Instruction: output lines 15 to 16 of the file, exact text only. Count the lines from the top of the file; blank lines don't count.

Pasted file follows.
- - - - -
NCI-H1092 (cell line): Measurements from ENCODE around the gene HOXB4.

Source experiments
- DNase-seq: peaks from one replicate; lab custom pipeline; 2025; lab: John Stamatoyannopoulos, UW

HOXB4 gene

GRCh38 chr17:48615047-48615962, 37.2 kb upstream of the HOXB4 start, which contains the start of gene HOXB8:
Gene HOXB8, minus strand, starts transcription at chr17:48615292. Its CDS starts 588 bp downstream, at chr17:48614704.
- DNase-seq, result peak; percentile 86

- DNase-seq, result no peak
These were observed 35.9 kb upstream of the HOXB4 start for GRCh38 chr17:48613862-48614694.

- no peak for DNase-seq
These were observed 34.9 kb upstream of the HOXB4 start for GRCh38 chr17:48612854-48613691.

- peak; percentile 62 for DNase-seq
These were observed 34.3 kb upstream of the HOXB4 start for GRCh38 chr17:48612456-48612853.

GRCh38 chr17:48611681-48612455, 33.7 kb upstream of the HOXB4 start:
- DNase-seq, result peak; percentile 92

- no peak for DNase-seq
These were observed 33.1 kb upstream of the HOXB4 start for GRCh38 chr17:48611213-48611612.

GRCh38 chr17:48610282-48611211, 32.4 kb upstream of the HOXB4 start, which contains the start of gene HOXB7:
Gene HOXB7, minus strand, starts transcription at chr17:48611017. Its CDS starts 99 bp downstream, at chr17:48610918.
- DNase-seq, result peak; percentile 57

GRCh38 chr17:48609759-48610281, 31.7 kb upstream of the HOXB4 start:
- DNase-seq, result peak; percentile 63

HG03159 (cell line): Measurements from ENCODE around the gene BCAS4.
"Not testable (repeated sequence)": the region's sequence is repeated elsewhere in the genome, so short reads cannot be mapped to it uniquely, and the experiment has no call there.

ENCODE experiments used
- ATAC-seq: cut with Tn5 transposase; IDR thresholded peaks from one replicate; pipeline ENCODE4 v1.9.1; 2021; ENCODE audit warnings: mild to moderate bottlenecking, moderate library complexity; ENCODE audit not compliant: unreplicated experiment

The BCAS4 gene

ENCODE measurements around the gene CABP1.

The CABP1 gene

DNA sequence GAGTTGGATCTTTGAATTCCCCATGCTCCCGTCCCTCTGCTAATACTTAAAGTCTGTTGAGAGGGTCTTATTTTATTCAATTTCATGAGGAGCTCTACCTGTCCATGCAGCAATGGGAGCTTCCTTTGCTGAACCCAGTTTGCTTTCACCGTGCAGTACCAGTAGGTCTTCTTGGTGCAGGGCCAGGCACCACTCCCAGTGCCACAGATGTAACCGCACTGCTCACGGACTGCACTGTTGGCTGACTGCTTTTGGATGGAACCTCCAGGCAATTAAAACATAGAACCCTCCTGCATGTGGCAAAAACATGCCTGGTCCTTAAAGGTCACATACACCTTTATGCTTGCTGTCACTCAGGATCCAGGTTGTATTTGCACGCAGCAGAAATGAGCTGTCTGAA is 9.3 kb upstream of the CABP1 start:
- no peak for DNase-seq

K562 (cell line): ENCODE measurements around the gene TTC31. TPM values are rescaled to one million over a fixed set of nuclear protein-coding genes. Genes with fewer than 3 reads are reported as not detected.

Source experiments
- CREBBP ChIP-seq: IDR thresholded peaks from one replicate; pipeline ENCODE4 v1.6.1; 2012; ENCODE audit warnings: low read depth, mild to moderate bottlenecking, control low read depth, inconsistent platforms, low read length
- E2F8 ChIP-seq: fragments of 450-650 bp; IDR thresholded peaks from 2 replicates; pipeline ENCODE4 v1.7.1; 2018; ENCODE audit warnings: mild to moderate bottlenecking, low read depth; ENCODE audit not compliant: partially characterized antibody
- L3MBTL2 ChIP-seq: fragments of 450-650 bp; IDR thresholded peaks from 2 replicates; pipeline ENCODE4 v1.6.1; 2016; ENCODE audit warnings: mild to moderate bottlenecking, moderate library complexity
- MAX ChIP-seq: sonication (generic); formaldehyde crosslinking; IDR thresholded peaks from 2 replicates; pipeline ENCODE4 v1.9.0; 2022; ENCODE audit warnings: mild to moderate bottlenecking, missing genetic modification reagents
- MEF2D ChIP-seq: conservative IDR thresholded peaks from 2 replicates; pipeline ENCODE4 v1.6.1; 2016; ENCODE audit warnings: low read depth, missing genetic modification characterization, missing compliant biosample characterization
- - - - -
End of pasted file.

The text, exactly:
- DNase-seq, result peak; percentile 92

- no peak for DNase-seq